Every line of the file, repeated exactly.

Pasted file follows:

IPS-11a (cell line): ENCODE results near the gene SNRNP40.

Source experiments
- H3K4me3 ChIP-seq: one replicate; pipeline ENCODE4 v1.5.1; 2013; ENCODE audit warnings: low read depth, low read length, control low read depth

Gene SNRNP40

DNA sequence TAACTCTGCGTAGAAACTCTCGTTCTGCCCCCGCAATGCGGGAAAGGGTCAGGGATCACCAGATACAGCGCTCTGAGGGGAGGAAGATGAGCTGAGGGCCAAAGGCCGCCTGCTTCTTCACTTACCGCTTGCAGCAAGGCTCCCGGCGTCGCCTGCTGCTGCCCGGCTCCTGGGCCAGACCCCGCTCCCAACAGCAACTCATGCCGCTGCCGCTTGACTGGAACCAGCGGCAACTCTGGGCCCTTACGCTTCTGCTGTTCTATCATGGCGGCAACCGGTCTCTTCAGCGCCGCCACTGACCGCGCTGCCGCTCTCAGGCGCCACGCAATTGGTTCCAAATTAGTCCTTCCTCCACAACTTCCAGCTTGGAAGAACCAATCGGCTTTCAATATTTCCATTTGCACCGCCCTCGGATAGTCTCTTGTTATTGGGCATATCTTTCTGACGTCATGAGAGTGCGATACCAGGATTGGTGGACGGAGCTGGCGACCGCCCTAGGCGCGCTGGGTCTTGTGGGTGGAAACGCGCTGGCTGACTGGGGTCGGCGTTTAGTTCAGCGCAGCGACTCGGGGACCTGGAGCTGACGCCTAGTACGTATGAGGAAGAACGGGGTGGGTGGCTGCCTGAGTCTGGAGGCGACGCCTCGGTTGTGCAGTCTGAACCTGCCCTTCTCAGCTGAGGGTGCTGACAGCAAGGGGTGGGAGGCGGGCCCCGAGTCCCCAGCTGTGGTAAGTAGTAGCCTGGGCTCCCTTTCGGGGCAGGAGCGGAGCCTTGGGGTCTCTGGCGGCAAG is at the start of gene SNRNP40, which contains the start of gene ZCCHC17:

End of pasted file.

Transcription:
IPS-11a (cell line): ENCODE results near the gene SNRNP40.

Source experiments
- H3K4me3 ChIP-seq: one replicate; pipeline ENCODE4 v1.5.1; 2013; ENCODE audit warnings: low read depth, low read length, control low read depth

Gene SNRNP40

DNA sequence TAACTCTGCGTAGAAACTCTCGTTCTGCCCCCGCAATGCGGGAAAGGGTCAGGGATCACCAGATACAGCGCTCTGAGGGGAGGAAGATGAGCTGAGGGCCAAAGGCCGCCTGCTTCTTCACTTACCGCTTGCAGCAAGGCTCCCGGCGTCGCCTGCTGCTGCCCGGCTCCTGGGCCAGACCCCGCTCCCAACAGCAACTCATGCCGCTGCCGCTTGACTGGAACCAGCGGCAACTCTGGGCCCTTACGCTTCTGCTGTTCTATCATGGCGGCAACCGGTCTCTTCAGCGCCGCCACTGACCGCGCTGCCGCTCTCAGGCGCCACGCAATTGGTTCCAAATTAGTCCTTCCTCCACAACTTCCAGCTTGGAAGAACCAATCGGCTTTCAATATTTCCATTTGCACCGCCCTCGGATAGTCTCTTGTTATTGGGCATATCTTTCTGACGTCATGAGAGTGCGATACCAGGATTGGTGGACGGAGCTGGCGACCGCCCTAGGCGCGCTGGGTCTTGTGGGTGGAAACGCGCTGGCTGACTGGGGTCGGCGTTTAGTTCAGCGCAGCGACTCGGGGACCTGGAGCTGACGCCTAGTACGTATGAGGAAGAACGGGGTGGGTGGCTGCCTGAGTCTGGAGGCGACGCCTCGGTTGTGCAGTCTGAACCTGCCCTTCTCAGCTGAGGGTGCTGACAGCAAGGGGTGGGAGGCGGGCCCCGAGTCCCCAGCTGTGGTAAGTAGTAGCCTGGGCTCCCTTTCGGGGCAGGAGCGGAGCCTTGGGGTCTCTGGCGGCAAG is at the start of gene SNRNP40, which contains the start of gene ZCCHC17: